By Jürgen Dahlkamp and Maximilian Popp
As Germany faces the highest number of refugee claimants in decades, it’s becoming increasingly clear that the European asylum system is broken. But fixing it will involve hard decisions.
Friedersdorf in the eastern state of Saxony-Anhalt. It’s hard to grasp why 27-year-old Sina Alinia ended up here, in a shelter for asylum seekers. He’s a civil engineer, a highly respected profession in Germany, for which there is a great demand. There are 16,400 unfilled jobs for civil engineers in Germany. And yet here he is, in a shelter at the end of the street, at the end of all streets, separated from Bitterfeld by six kilometers and nothing but empty villages.
Alinia, an Iranian, has been waiting to find out about his asylum request for two and a half years. It’s almost like he was placed on a shelf and forgotten. His initial request was rejected and now the appeals process is underway. He hopes someone will finally give him something to do, something involving work. But because the immigration office wants him to remain in Saxony-Anhalt, and the employment agency doesn’t want him to compete with others for jobs here, nothing happens.
Meanwhile, on an August morning at the Munich airport, 14 Egyptians arrive on the daily Lufthansa flight from Tbilisi. There were nine on yesterday’s flight. Egyptian asylum seekers always arrive on the plane from Tbilisi, Georgia, because Egyptians don’t need a visa for Georgia. And if they’re just changing planes here on their way back to Egypt, they don’t need one for Germany. But then instead of changing planes, they disembark. The German Federal Police calls them “transit jumpers.” There were close to 600 of them in Munich between May to August. It is the easiest way to enter the asylum system.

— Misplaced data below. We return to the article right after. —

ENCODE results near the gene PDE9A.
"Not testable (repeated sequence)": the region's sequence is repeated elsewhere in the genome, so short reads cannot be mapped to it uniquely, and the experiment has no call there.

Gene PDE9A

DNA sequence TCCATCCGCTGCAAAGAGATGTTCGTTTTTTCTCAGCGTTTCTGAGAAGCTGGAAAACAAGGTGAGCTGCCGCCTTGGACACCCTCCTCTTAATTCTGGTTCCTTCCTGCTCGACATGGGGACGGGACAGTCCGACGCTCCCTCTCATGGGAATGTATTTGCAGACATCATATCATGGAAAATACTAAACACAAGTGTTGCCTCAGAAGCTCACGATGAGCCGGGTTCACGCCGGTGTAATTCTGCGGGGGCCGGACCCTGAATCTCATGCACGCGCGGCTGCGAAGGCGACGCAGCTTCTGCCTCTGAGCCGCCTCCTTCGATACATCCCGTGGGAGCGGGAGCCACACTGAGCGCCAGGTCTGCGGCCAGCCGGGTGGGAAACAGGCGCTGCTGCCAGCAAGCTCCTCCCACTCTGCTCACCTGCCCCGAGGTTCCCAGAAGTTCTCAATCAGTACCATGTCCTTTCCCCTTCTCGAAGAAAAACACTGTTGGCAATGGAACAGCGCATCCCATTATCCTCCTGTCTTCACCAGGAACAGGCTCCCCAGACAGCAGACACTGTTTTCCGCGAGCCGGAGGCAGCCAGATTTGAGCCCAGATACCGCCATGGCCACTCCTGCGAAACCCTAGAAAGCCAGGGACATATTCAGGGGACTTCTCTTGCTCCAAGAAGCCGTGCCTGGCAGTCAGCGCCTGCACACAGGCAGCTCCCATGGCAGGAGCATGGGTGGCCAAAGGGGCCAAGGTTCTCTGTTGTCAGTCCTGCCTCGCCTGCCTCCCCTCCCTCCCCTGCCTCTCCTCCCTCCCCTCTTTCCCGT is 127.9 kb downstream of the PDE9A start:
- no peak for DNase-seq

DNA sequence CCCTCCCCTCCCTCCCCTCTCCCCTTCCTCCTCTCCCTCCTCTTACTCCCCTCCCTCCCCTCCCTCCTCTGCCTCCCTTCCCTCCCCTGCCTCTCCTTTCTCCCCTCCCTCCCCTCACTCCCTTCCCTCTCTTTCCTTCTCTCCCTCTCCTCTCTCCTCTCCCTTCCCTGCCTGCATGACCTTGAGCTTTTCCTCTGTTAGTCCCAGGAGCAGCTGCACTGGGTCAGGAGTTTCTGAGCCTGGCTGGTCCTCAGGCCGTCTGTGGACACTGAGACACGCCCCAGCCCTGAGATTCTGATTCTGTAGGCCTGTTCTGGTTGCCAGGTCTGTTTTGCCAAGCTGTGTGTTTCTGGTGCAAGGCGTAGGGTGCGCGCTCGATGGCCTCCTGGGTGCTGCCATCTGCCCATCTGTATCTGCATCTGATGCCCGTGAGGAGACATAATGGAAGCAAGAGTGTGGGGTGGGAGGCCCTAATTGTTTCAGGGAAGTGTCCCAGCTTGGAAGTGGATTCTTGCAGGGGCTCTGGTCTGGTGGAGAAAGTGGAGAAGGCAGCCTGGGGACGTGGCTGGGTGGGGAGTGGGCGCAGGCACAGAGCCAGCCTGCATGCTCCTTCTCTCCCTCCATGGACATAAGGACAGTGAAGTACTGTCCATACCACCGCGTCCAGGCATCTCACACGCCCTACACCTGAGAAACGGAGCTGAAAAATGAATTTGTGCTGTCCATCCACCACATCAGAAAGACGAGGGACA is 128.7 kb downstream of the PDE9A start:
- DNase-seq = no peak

Europe’s current asylum policy, and its shortcomings, has become a major talking point since the recent tragedy off the Italian island of Lampedusa — where more than 300 refugees died on Oct. 3. Their boat sank as it was making its way, illegally, from Libya to Europe. Last Friday, dozens died when another ship, this time with more than 200 refugees on board, sank off the coast of Sicily.
It’s clear that this cannot continue, and yet it does. Although European Union interior ministers met in Luxembourg last Tuesday to discuss the problem, the EU’s Dublin Regulation — which stipulates that the country in which a refugee first enters the EU is where he or she must apply for asylum and stay — is likely to remain unchanged. So what solution, if any, is there for Europe’s growing refugee crisis? And how much asylum can Germany afford? How much does it want to?
Germany Confronts Its Conscience
For Germans, the issue is fraught with contradictions. There is the contradiction between the admirable concept of asylum, which emerged from the experiences of the Nazi era, and its everyday bureaucracy. Then there is the contradiction between the provisions of asylum laws, some of them tough, and how these laws are in fact applied, because they are not designed to accommodate the new realities. And there is also the contradiction between Germany’s new, welcoming culture — in which it insists that it does want more immigrants — and its unchanged policy of deterrence — which it employs to keep out those who would burden its social welfare system.